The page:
4) SECURITY AND PAYMENT OPTIONS – the prevalence of fraud and concerns over privacy are major roadblocks to the online shopping experience especially in South Africa as a market in relative infancy – the proper placement of messaging around these issues will provide the customer with a greater sense of security as well cover you with regards to potential legal issues. As much as possible a balanced variety of purchase options is also important buy on account, credit card, EFT, vouchers and the introduction of membership/loyalty benefits will benefit the customer greatly.
5) REGULAR MARKETING – An area often left unconsidered and unbudgeted for. Driving traffic to the site across a variety of digital marketing channels requires the availability of budget for SEO, PPC results in a greater awareness for the brand, online store and offline stores. Many customers are still using online to make informed in-store purchases. Targeted digital marketing driven by the data collected from customers is covered by email marketing, SMS, PPC mechanics and social media – the Effective Measure report for SA shows that the majority of shoppers purchase online at once a month or every 3 months – in terms of planning we should be aiming for weekly initiatives to the database and monthly to a broader segment. This may be vastly different from the normal marketing activities you can currently initiating – indeed marketing will evolve away from classic 360 to 365 24/7 – you’ll need to consider just how your marketing will fit in operationally.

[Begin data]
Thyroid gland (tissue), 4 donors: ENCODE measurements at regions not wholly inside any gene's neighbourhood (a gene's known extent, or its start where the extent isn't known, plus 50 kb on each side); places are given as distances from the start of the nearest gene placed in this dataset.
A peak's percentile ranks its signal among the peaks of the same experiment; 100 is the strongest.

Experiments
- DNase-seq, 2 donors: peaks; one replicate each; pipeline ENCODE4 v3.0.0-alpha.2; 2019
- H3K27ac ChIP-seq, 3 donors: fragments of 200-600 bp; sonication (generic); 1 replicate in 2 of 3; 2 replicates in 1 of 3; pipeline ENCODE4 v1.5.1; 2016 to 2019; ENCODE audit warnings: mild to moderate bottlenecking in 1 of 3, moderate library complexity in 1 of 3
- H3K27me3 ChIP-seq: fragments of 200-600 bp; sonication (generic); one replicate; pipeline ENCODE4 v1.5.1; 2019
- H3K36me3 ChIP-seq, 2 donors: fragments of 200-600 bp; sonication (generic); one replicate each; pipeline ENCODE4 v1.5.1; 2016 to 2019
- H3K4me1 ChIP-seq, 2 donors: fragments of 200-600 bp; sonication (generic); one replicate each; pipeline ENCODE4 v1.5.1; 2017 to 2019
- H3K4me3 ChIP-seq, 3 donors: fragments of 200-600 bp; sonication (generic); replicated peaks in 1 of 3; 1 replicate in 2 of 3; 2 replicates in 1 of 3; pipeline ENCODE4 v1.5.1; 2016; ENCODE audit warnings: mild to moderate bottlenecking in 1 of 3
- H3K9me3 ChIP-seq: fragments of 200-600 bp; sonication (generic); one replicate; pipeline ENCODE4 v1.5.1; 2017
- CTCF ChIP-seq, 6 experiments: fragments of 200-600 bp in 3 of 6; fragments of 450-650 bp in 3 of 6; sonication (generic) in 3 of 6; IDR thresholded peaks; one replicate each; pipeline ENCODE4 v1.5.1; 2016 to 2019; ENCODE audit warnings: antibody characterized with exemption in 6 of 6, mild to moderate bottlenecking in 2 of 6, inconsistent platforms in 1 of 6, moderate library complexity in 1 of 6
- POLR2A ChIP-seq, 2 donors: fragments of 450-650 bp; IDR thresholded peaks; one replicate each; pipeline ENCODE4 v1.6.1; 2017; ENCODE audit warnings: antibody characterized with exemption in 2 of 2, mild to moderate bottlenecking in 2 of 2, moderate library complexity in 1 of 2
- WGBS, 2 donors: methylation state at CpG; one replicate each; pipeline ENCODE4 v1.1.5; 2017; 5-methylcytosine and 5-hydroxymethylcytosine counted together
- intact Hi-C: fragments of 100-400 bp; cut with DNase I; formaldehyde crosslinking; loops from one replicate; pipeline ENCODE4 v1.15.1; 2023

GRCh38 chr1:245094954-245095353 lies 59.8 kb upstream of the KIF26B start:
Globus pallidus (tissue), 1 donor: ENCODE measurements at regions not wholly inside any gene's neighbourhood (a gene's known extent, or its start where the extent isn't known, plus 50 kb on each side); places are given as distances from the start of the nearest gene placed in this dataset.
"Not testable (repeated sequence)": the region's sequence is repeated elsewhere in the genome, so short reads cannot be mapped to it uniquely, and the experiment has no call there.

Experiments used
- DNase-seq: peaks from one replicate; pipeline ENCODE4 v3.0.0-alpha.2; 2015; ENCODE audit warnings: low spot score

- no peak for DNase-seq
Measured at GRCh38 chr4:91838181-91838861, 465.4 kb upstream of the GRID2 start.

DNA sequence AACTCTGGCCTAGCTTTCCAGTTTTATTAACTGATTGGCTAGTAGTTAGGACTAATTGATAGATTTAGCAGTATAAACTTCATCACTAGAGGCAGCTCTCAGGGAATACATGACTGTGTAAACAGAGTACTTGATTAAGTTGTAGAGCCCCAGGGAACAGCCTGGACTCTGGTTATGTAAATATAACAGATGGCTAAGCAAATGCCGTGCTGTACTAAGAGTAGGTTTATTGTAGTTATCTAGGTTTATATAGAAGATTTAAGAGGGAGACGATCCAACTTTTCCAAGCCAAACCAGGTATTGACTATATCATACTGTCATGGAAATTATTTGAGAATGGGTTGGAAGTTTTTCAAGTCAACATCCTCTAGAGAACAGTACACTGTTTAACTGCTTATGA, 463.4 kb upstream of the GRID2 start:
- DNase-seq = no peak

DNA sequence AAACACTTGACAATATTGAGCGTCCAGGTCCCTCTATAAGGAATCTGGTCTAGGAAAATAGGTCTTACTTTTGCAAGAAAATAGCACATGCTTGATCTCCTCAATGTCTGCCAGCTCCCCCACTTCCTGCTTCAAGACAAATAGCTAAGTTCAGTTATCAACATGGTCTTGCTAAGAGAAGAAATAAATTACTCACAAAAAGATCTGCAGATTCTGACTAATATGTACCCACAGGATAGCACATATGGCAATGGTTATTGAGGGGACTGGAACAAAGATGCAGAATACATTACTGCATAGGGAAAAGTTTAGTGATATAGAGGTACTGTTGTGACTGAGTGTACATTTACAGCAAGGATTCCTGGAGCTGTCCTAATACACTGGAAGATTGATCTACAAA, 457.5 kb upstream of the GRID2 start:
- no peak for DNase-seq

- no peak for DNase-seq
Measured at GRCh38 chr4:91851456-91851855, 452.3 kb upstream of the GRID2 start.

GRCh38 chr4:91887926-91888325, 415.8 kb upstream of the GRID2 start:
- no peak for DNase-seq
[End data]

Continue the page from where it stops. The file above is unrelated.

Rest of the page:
6) STAFF TRAINING – enabling the current store staff to understand, educate and demonstrate the new online store is part of a complete Omnichannel strategy. Quite simply they are and will be a hugely important aspect to driving awareness and adoption.
7) IN-STORE COMMUNICATION – the store itself is a living and highly experiential brand experience and will remain to be a primary driver of sales. Enabling the physical environment to facilitate awareness of eCommerce needs to be developed and implemented.
So there you have it – a lot more to consider than perhaps you imagined. The benefits to getting it right and providing a quality customer experience will pay dividends in the long term and will result in not just sales, but repeated sales.
And at Fontera we are committed to guiding you along this journey, and are here to help at any time.